Wednesday 17 Jul 2024

Action pending against alleged illegal extension of Bagayatdar in Mapusa

AGNELO PEREIRA | JULY 11, 2024, 01:13 AM IST
Action pending against alleged illegal extension of Bagayatdar in Mapusa


The operations of Goa Bagayatdar Bazaar, a popular commercial establishment in Mapusa, have come under scrutiny due to alleged illegal extensions carried out in the building from where it operates its business.

Despite clear orders for demolition of the illegal extensions, the case has been entangled in legal and bureaucratic delays, largely attributed to the influence of powerful political figures associated with the Bazaar and the building owner.


The controversy began two years ago when Sitaram Sawal, then Chief Officer of Mapusa Municipal Council, ordered the demolition of all illegal extensions at the Raj Raunak building in Shetya-vaddo, where Goa Bagayatdar Bazaar operates.

Sawal’s significant order directed Rajmi Narvekar, the building owner, and Goa Bagayatdar Bazaar to remove an illegally erected mezzanine floor on the ground floor and two unauthorised sheds in the front and rear setbacks.


Rajmi Narvekar challenged Sawal’s order before the Administrative Tribunal, where the case has languished for two years. Following Sawal’s transfer, his successor, Amitesh Shirvoikar, issued a conditional trade license to Goa Bagayatdar Bazaar, allowing its business activities to continue.

The condition stipulated that operations must be confined to the legitimate area of 85 square meters, a condition that has reportedly been ignored.

The current Chief Officer, Chandrakant Shetkar, is now responsible for adjudicating the issuance of a regular trade license to Goa Bagayatdar Bazaar.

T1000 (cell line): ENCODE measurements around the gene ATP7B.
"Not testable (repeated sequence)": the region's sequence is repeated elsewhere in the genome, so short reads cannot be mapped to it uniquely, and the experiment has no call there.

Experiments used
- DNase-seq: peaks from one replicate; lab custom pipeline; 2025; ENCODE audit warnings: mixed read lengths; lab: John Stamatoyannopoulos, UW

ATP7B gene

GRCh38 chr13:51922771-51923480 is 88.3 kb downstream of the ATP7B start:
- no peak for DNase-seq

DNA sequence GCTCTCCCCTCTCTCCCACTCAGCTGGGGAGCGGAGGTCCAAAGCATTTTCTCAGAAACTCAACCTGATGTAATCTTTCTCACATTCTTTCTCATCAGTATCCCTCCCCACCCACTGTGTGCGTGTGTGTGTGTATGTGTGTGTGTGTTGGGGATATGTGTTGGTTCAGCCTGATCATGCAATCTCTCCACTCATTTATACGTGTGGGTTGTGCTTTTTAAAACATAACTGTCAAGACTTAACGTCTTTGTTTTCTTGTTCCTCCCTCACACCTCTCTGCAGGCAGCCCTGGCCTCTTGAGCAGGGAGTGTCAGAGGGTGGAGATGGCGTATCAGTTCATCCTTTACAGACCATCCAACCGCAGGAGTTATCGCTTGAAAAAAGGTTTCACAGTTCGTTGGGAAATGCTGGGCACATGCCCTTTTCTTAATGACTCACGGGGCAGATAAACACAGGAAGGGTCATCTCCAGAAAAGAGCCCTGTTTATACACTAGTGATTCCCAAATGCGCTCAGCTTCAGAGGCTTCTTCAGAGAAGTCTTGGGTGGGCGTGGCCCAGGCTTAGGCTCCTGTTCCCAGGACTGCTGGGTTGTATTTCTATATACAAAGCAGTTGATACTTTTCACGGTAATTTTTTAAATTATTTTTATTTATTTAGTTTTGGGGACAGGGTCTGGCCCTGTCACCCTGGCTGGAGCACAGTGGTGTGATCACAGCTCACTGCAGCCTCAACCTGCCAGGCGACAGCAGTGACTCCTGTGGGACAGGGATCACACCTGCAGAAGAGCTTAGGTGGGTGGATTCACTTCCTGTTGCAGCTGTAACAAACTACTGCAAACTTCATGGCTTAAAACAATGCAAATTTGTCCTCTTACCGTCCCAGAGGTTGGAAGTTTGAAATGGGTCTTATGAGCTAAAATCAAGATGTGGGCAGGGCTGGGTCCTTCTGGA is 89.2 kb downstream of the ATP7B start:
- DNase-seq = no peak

However, Shetkar has been accused of using bureaucratic tactics to delay the decision, further prolonging the case.


The struggle to expose the alleged illegalities began over four years ago when locals Siddhi Naik and Jawaharlal Shetye filed complaints with the Mapusa Municipal Council regarding the encroachment of open space and areas reserved for parking.

Subsequent inspections by the Mapusa civic body and the North Goa Planning and Development Authority (NGPDA) confirmed the illegal constructions.

Inspection reports revealed that a mezzanine floor had been erected across the entire ground floor without permission, and sheds were constructed in the front and rear setbacks, violating the approved plans.

Despite these findings, Narvekar was given an opportunity to regularise the mezzanine floor by obtaining the necessary approvals from the NGPDA, which did not happen.


The complainant Siddhi Naik alleges that instead of seeking the requisite approvals, Narvekar and her associates have used their influence to delay proceedings. Frustrated by the lack of progress, Naik approached the High Court through a writ petition.

The High Court subsequently directed the Mapusa civic body to expedite the proceedings and prioritise the matter.


Despite the High Court’s directive, the case remains unresolved.

The influential connections of Narvekar and the Bazaar’s chairman, an influential politician from the ruling BJP, are seen as significant factors in the delay.

Locals and complainants continue to await justice, as the legal and bureaucratic hurdles persist.

The case of Goa Bagayatdar Bazaar highlights the challenges of enforcing municipal regulations in the face of political influence and bureaucratic inertia.

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